Doug: To further that thought, while you can't list every title and all of the specifics, can you give me an idea of what kind of money we're talking about. Is it $5 million to do the Doobie Brothers or $100,000? Because while it is easy to get on the forum and say, "Hey, why don't you put out a gold CD of this title", I don't think anyone, including myself, understands the complexity or the kind of money it takes.
Steve: Well it is complicated and itís not only the money, but the majors want to investigate your bank accounts and how much money you have and what your business plan is. They won't license to just anybody. In general, it might vary from title to title depending on what the original artistís contract is. If the artist makes a lot of money, an artist from the 70s or 80s, then it's going to cost us more. On the other hand, if an artist doesn't make that much money from one of those simple contracts from the 50's 0r 60s and the record company makes more money out of the deal it won't cost us as much.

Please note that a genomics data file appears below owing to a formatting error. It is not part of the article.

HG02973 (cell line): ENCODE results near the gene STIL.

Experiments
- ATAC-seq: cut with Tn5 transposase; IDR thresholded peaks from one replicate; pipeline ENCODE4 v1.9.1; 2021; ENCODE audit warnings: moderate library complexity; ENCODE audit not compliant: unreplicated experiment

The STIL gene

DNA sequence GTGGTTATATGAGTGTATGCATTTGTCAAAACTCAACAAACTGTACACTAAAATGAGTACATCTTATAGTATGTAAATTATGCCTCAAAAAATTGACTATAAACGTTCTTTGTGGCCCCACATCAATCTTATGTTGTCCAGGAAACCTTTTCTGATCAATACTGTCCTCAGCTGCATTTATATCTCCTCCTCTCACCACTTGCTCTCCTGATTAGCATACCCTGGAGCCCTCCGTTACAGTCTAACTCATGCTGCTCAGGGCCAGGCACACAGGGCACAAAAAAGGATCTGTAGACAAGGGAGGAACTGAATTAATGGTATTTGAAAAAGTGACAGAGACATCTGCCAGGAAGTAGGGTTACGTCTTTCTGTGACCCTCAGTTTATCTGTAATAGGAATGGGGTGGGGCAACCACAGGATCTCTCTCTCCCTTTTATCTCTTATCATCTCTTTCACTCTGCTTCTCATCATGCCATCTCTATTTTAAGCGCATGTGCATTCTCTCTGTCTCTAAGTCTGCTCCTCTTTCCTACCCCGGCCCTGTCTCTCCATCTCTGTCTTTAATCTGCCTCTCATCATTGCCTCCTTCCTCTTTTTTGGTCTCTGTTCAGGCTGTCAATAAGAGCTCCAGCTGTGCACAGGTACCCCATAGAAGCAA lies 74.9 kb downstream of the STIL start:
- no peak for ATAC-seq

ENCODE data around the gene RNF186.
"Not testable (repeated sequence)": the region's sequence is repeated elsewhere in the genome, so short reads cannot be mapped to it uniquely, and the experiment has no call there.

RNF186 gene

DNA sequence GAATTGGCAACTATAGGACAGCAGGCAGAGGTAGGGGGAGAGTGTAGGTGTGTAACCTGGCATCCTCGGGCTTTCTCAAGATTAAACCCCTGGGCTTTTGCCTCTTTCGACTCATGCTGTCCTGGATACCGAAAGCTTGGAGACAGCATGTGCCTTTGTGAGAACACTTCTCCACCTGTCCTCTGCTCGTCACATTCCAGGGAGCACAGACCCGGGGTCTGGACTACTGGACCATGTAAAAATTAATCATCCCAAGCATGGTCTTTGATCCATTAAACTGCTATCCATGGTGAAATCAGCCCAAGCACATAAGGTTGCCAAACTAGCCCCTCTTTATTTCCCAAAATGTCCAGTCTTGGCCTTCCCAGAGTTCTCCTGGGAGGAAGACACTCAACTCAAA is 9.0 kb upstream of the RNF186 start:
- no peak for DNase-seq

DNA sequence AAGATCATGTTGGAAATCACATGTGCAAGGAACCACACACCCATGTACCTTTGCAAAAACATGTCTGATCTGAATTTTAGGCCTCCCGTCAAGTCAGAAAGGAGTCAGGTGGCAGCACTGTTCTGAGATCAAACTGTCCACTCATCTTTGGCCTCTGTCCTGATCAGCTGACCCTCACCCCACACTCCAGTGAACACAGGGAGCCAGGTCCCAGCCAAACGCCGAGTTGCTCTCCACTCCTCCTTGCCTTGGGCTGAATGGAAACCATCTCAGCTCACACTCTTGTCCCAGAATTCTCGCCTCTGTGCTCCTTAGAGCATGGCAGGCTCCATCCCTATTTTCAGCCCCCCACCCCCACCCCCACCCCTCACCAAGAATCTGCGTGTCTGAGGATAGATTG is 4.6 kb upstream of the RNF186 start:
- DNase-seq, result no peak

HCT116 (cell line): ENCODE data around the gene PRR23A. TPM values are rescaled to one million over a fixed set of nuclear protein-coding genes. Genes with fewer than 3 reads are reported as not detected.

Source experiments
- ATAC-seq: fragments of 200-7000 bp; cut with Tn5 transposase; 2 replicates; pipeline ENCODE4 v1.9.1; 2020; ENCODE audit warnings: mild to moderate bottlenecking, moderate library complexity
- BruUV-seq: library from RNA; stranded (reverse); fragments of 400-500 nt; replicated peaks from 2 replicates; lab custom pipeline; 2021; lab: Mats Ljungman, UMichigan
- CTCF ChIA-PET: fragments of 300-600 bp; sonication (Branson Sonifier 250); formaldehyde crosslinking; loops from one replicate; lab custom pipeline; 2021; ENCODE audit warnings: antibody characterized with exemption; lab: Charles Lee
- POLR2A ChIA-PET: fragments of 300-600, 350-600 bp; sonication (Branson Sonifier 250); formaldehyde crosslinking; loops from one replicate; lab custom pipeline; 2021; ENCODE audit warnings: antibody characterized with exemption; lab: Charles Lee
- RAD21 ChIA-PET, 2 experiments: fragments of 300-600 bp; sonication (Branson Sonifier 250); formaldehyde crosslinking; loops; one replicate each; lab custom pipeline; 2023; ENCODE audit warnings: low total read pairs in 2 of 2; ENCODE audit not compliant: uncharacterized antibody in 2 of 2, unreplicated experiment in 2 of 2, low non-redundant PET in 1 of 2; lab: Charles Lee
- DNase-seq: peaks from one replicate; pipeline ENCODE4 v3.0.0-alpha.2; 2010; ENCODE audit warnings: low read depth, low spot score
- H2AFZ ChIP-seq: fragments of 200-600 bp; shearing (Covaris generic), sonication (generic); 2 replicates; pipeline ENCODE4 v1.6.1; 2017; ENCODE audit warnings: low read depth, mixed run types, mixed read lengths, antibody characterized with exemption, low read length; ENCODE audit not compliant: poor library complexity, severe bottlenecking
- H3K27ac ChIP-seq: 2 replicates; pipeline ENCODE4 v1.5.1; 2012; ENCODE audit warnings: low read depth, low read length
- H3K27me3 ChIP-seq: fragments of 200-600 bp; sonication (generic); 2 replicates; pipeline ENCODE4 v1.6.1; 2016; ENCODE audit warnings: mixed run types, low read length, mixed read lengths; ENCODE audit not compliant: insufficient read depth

Doug: Now I don't expect any specific titles, although I won't turn one down, but can you give me a range of cost?
Steve: Yeah. In 1994, it cost DCC $30,000 in advance for a title by Creedence. So we would pay Fantasy Records that amount of money and they would license us that title for three years. We would also have to pay publishing royalties plus all of the mastering and manufacturing costs, artwork costs.
Doug: And so the $30,000 was just so they would hand over the tape. You still had to incur all of those other costs.